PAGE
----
We like to talk about classes in the auto industry as though they were neatly defined categories that vehicles fit into. But that's baloney.

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The car market is like some flowery New England school where students make their own curriculum: There are no classes. From the Fiat 500 to the Chevrolet Suburban, there's practically an unbroken spectrum of vehicle sizes, weights, proportions, and purposes. And even specific points along the spectrum contain their own spectra spectra within spectra, man, kaleidoscopic fractals within gifs of shorelines and galaxies and an Escher sketch of a cat's iris . . .

Whoa. Who brought those brownies in the break room? Speaking of high, the Land Rover Range Rover Evoque tested here certainly feels higher than the BMW X2 M35i we drove alongside it. 

Not high in the intoxicated sense, just high as in its roof is nearly five inches farther from the pavement and you sit about that much above the X2 driver when you're behind the wheel. And so, while the interior measurements of these entry-level crossovers from premium brands make them appear to be similar on paper, the two are quite different.

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The upright Land Rover's interior feels far more spacious than the squatty BMW's. Occupants in both rows sit farther off the floor, and there's sufficient room for a quartet of six-plus-footers to ride in perfect comfort, with nobody's knees buried in the dash or the front-row seatbacks. There's a more comfortable lean to the Evoque's rear seatbacks, too. 

A group of people of similar size is going to be doing a lot of complaining and cramping in the X2. Likewise, while the cargo-volume measurements are the same, the Land Rover's space is more useful, accommodating an extra piece of luggage compared with the BMW's. If you like the relatives you're picking up from the airport, that matters.

There's a downside to the Rover's size, though, and that's weight. It's heavier than the BMW by 680 pounds, which is a staggering 18 percent of the X2's weight. Given that, the Brit's mere 2-mpg penalty in EPA-rated combined fuel economy is rather surprising. What isn't surprising is their acceleration perform­ance. 

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Each of these two vehicles packs a turbocharged 2.0-liter inline-four engine, BMW's making 302 horsepower and Land Rover's, 296. But with 332 pound-feet of torque on hand, the X2 has a 37-lb-ft advantage over the heavier Evoque. It hits 60 mph a full two seconds sooner and 100 mph seven seconds earlier, making freeway entrances much easier in the BMW

Plus, the Evoque sounds bored, as though there's sound coming from the tailpipes only because there has to be. The X2, on the other hand, has a rorty liveliness that speaks to the spirit and passion of the people involved with its making.

We know that acceleration above 70 mph or so only matters in police chases and, to buyers of these vehicles, at about 3:30 a.m. on Black Friday but it's a good illustration of just how different the experience is that the BMW needs 22.0 seconds to hit 130 mph from rest and the Rover needs very nearly double that 43.3 seconds. One of these things is quick; the other is not.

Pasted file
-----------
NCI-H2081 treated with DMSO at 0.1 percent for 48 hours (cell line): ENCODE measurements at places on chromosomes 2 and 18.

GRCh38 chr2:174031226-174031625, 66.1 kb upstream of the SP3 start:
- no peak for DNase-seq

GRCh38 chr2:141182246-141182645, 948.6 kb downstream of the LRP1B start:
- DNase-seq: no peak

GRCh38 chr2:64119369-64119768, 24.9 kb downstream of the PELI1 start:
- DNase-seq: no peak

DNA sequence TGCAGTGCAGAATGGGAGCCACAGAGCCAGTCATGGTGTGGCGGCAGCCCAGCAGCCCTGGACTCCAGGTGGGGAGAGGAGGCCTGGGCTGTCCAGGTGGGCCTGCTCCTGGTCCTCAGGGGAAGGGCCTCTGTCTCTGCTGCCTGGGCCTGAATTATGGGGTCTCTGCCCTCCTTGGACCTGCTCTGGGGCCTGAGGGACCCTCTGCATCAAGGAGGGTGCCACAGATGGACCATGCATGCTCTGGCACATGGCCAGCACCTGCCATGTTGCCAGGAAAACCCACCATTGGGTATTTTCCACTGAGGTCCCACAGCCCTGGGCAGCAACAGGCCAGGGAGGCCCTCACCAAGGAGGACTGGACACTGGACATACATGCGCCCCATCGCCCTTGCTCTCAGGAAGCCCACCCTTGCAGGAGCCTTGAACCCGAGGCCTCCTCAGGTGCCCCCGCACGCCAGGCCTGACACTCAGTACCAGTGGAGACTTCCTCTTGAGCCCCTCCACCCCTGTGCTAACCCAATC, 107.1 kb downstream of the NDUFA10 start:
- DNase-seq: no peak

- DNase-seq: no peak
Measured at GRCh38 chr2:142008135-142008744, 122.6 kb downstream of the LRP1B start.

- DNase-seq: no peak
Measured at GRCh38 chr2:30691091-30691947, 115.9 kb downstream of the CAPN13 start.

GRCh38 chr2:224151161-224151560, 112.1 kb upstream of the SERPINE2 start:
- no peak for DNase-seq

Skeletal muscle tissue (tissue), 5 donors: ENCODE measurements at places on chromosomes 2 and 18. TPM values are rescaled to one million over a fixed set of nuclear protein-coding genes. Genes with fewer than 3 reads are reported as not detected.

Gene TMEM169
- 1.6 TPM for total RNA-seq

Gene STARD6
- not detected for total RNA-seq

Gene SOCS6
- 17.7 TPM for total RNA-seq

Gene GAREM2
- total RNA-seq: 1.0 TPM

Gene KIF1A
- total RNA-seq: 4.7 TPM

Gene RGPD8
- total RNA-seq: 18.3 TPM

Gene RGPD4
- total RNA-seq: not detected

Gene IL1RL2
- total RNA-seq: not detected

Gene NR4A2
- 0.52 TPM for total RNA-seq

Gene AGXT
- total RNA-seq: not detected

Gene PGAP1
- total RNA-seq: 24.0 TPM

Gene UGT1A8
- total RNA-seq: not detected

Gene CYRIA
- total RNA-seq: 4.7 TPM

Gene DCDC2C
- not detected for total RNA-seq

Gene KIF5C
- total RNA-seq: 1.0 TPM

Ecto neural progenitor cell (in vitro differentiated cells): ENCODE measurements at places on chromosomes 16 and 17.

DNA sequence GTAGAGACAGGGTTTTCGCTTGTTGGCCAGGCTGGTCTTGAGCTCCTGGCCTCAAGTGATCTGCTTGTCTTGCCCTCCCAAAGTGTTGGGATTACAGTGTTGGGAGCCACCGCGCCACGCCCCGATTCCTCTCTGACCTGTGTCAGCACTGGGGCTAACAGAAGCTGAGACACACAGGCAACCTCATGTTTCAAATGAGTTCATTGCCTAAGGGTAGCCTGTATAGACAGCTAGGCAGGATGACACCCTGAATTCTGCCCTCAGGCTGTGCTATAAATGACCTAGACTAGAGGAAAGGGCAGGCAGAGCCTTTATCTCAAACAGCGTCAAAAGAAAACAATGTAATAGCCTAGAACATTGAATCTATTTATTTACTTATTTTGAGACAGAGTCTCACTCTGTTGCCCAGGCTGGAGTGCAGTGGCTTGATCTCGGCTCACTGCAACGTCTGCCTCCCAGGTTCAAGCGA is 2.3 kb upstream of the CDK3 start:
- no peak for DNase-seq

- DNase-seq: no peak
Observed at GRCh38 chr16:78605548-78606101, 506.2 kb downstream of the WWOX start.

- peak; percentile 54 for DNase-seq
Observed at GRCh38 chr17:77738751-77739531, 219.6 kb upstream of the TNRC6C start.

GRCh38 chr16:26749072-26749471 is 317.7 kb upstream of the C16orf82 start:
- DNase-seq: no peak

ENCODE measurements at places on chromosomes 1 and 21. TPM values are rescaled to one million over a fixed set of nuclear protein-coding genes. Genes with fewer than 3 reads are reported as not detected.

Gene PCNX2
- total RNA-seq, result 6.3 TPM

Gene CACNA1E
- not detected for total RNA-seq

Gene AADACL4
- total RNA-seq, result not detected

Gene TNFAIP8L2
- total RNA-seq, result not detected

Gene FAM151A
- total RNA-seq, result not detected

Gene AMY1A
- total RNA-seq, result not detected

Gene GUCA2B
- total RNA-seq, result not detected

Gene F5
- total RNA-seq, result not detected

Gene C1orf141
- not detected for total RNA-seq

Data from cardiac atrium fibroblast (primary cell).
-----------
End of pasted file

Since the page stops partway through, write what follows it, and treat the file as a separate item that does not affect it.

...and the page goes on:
Both of them are sporty, though the BMW is more so. Land Rover made a tremendous improvement in this generation of Evoque. The last one had a punishing, flinty ride, but this new model is compliant and comfortable. It handles, too, with an easy balance that masks and makes the most of its comparatively low grip. It's less successful at hiding its weight and height, with a tippiness in rapid transitions that had it stumbling over its own feet or rather its own stability-control programming in the slalom, trailing the X2 by more than 5 mph. Comparison-test history shows that this margin is massive.

That spread is not solely the fault of the Land Rover. It is also a credit to the BMW, which editor at large Daniel Pund described as "a sport compact car posing as an SUV." Its steering is weighty and natural, turn-in is immediate, and the ride is uncompromising. The firm brake pedal hauls the M35idown from 70 mph in just 168 feet, and the Pirelli P Zero Run Flat PZ4s generate 0.90 g of skidpad stick.

The toad-shaped BMW is wholly incapable of turning heads the way the Land Rover can, though. The Evoque is a fashion accessory, pure and simple. Its greater functionality is just icing on the cake. With the daring taper to its side glass, the near complete lack of a rear overhang or bumpers, and the high and tight grille raked back wildly at the top of the nose, its basic shape is still arresting 11 years after the debut of the concept car it so closely resembles.

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And in Dapple Grey paint with copper-colored accents on the hood, fenders, and doors, this example is a full-blown fashionista. 

That goes for the interior, too, with its simple, classy black-leather treatment punctuated by of course gray tweed. Or in this context, that's probably considered misspelled if it isn't written as "grey." We debated whether the color of the BMW's pebbled leather was more of a terra cotta or a tomato bisque but agreed that no matter what you call it, it looks juvenile in comparison.